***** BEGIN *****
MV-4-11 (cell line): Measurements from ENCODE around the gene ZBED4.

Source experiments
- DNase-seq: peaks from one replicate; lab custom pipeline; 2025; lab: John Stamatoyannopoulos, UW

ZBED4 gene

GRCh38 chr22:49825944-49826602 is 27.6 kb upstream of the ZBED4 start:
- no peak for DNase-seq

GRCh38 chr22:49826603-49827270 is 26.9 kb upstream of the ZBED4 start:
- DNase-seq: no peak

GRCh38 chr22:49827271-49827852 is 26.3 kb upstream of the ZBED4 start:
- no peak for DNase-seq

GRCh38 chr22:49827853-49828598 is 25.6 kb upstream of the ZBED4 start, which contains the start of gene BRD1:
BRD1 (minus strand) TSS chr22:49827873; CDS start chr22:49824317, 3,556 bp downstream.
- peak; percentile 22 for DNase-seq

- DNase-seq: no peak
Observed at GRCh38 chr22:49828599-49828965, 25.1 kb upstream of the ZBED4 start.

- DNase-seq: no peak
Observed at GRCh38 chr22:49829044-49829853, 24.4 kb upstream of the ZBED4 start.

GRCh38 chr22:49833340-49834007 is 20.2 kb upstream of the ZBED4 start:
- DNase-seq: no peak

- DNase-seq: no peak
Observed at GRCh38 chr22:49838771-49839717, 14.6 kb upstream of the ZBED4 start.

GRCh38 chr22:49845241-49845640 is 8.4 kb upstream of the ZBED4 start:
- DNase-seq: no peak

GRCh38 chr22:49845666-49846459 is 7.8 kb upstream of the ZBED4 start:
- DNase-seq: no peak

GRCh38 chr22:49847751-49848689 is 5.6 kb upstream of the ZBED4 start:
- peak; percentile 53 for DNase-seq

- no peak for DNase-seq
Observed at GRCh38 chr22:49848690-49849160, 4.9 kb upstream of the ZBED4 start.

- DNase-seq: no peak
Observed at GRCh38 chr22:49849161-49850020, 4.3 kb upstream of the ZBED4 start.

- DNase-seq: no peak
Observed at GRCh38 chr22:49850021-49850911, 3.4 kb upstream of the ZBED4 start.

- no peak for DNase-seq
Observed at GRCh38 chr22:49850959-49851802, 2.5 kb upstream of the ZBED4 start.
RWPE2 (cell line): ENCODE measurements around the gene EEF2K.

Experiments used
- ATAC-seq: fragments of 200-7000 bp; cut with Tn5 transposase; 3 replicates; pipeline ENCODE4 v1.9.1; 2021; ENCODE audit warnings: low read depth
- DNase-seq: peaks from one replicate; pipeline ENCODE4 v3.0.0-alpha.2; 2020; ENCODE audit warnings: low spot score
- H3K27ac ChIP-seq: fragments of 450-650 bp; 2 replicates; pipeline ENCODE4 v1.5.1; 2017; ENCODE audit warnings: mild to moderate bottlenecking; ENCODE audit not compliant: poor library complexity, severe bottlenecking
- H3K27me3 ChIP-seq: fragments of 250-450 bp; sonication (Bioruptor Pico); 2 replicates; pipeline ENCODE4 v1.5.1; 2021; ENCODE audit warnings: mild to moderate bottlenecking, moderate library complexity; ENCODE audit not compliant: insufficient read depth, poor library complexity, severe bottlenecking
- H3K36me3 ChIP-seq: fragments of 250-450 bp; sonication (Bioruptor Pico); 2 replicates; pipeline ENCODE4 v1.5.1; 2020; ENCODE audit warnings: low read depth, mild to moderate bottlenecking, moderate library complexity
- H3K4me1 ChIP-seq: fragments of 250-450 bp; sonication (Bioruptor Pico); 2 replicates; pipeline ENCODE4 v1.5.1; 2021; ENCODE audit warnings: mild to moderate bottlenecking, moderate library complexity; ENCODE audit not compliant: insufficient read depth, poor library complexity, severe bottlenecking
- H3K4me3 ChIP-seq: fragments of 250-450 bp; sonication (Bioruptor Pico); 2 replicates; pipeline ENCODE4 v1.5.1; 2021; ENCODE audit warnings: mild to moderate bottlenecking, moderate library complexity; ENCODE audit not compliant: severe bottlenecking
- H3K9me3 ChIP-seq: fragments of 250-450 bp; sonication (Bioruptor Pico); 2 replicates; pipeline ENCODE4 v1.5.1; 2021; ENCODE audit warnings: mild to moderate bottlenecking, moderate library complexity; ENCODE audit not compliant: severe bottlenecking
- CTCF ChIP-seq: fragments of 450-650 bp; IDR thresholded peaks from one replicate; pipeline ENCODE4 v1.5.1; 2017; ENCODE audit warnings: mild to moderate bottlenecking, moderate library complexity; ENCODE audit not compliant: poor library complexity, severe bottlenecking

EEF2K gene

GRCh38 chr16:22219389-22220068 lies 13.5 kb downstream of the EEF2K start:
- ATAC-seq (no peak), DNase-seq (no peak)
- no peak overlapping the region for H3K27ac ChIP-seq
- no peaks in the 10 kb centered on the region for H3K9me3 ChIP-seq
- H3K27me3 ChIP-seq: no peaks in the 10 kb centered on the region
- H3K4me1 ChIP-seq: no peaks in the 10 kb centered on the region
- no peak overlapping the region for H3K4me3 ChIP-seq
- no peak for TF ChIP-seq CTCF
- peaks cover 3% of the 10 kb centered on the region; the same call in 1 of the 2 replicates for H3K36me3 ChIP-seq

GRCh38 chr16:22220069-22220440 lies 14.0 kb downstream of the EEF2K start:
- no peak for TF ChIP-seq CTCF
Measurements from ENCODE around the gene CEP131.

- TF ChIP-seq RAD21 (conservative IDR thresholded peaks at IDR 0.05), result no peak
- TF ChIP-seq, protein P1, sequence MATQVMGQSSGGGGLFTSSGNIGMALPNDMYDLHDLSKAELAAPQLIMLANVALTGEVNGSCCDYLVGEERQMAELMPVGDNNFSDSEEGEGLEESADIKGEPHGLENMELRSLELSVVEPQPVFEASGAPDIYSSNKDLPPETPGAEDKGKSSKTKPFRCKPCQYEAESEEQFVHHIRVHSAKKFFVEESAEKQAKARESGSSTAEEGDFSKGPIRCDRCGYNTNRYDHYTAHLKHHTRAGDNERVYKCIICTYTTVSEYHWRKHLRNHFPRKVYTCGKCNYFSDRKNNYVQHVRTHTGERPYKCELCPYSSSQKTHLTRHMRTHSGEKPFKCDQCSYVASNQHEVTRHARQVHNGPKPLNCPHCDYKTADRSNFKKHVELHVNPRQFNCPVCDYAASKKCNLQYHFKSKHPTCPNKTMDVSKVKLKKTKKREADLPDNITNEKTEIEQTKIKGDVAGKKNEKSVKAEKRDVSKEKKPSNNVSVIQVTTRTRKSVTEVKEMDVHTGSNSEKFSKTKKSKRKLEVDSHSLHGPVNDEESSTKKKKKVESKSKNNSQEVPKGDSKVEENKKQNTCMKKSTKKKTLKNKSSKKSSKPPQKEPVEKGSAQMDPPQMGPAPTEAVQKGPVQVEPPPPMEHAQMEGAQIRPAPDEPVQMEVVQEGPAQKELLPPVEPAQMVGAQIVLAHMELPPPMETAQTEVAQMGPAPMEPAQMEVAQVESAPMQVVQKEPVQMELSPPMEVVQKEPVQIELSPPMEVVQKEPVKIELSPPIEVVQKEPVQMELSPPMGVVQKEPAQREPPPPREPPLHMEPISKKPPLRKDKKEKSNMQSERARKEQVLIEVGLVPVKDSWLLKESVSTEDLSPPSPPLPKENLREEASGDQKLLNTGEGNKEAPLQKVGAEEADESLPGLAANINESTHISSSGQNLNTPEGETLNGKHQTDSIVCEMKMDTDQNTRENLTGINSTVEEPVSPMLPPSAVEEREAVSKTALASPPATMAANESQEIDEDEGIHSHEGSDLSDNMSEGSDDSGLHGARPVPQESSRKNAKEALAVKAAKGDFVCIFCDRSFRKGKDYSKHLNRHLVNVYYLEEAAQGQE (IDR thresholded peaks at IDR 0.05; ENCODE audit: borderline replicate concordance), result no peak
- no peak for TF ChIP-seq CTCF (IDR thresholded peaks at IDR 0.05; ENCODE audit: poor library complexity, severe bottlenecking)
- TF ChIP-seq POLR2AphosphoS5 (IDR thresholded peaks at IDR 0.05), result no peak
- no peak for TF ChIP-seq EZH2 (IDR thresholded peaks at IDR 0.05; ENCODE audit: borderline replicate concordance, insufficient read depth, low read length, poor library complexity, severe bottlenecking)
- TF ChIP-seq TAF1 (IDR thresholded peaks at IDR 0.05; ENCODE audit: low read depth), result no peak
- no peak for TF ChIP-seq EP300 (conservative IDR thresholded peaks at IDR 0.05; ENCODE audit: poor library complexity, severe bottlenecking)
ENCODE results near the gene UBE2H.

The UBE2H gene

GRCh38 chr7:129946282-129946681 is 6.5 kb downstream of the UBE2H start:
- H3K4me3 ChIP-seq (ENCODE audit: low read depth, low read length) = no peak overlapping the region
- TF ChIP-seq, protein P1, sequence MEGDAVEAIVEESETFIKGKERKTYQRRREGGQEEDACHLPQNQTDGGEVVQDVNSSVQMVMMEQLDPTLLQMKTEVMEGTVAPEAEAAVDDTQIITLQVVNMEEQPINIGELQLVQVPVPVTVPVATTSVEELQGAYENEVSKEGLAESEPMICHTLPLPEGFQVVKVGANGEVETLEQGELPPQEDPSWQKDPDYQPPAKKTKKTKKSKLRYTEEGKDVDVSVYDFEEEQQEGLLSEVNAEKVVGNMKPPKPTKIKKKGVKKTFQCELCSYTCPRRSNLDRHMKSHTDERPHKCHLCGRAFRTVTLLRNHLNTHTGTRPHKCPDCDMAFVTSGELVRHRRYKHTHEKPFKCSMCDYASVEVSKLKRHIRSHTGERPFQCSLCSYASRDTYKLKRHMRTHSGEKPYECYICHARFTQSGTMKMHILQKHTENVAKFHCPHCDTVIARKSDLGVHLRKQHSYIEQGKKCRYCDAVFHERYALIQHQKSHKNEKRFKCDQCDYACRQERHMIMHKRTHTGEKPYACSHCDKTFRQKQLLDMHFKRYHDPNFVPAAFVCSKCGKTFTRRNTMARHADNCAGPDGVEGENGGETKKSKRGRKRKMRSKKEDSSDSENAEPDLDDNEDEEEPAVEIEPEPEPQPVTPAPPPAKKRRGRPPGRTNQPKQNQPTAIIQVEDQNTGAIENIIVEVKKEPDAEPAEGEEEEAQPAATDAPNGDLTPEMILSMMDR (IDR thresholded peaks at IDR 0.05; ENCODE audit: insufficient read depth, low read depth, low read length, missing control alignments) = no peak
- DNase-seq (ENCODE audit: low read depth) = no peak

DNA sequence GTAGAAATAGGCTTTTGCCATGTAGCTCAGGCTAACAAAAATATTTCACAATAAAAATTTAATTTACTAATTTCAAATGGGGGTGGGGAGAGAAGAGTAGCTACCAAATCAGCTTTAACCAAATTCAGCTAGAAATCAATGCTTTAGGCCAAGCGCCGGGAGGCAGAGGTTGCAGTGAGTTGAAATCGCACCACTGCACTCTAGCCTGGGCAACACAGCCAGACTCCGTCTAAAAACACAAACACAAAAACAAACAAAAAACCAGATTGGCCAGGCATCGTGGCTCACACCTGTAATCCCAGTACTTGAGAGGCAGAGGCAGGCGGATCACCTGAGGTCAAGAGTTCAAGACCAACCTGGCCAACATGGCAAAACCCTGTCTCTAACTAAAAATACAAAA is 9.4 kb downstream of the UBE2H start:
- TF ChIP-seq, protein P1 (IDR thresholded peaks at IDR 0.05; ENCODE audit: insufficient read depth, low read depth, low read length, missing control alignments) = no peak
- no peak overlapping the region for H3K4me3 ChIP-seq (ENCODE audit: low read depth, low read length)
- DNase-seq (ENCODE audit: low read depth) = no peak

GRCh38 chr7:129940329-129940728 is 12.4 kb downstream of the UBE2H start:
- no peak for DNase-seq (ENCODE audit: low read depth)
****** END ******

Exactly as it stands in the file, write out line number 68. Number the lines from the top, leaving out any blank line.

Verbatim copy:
The UBE2H gene